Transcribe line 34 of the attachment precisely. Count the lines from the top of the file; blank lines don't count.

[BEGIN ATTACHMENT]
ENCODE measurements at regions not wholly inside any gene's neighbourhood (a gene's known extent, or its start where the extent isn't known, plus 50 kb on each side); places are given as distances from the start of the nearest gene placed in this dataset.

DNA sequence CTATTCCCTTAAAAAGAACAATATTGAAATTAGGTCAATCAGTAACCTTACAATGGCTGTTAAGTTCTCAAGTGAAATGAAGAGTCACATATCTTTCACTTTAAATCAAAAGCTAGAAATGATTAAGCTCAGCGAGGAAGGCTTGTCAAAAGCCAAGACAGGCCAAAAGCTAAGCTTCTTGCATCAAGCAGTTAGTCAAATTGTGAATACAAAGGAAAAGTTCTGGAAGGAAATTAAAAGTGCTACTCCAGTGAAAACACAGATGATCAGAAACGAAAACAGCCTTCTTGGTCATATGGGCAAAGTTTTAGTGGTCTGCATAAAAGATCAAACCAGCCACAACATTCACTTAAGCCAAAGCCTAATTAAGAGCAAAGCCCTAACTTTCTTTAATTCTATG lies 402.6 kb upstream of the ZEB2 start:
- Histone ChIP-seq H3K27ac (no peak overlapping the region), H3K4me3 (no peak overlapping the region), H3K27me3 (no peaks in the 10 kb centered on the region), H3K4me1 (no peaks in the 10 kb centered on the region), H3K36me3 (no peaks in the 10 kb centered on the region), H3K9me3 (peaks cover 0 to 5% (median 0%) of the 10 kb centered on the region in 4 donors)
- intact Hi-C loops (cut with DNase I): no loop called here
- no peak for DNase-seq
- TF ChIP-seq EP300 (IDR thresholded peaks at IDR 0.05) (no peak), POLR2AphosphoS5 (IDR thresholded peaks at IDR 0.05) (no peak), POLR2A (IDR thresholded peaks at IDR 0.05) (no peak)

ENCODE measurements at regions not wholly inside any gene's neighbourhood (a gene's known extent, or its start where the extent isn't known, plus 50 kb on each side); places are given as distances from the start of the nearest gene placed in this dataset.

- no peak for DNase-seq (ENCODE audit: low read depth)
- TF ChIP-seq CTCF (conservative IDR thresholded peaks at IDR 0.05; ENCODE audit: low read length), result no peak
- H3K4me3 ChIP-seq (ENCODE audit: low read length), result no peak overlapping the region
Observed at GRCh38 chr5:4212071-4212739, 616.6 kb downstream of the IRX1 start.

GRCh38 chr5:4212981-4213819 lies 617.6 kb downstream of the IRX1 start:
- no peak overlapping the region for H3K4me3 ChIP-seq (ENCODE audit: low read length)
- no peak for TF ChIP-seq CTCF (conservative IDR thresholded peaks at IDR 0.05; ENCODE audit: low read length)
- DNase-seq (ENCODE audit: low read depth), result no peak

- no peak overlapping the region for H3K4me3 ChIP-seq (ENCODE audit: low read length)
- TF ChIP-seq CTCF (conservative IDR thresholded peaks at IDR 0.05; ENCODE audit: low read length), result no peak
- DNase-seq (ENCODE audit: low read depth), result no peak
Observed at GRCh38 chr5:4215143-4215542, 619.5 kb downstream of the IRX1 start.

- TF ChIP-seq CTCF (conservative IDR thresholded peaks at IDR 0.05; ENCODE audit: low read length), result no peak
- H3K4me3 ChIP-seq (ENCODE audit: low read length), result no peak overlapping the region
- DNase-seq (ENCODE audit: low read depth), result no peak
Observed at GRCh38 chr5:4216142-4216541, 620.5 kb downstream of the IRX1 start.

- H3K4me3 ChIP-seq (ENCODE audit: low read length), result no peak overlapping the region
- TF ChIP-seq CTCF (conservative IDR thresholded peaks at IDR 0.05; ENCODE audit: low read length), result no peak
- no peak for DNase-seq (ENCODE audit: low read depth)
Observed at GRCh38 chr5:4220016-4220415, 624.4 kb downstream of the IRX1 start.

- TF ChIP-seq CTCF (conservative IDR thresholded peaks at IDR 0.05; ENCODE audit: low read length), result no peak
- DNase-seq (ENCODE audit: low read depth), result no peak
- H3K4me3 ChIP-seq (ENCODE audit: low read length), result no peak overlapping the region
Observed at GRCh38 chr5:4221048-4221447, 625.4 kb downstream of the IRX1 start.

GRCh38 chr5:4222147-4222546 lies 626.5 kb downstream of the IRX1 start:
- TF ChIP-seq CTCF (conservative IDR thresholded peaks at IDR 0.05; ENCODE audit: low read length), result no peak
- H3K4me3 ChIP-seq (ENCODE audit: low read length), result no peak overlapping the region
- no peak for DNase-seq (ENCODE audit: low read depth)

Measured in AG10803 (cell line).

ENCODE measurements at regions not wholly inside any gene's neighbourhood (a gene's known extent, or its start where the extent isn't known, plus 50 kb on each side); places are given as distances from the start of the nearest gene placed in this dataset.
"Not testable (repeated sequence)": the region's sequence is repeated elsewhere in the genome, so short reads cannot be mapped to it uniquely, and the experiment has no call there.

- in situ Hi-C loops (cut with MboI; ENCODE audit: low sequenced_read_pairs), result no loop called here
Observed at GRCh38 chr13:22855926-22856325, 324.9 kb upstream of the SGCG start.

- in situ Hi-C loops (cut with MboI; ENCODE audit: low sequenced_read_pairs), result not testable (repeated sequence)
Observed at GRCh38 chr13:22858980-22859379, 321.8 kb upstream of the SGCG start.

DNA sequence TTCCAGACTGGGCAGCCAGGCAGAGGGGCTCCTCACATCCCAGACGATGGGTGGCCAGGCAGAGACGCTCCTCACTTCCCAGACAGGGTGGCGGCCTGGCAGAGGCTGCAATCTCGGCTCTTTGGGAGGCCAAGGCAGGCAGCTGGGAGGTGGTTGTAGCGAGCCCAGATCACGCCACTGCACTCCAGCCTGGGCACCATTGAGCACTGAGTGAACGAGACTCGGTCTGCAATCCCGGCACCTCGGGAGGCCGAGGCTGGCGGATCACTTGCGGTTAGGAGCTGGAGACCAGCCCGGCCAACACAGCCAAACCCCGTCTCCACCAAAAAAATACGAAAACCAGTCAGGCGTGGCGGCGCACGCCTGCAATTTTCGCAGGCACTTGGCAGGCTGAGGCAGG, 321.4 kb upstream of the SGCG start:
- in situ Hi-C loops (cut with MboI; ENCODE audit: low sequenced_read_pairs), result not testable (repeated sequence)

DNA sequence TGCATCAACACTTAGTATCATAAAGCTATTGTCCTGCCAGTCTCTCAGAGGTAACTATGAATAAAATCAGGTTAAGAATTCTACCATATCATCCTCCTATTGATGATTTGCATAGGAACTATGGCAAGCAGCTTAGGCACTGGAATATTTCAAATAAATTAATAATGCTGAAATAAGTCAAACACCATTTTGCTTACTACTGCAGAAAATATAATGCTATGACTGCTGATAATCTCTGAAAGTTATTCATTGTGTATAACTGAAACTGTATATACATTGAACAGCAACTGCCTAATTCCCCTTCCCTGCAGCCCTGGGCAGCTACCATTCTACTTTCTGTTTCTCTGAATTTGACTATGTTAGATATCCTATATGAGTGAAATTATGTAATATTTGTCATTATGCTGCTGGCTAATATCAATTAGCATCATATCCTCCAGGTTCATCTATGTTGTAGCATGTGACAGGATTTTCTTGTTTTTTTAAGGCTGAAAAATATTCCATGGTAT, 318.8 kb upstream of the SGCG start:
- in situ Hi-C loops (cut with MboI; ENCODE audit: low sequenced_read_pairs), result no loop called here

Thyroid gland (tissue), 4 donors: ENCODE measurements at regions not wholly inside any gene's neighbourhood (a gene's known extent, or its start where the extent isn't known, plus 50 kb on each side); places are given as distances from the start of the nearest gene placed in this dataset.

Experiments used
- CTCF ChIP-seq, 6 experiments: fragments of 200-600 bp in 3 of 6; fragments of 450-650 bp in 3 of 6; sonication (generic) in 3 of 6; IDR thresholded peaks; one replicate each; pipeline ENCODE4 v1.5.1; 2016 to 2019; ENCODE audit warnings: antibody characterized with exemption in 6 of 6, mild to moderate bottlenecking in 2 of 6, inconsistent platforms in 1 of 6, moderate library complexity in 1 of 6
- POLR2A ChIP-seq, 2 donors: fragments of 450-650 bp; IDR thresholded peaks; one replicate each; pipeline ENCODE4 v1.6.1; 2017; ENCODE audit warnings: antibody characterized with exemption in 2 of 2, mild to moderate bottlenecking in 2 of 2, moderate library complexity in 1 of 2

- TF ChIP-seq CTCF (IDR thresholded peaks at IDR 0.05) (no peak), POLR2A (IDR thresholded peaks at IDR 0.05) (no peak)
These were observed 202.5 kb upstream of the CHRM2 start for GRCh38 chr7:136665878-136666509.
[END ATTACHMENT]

- H3K4me3 ChIP-seq (ENCODE audit: low read length), result no peak overlapping the region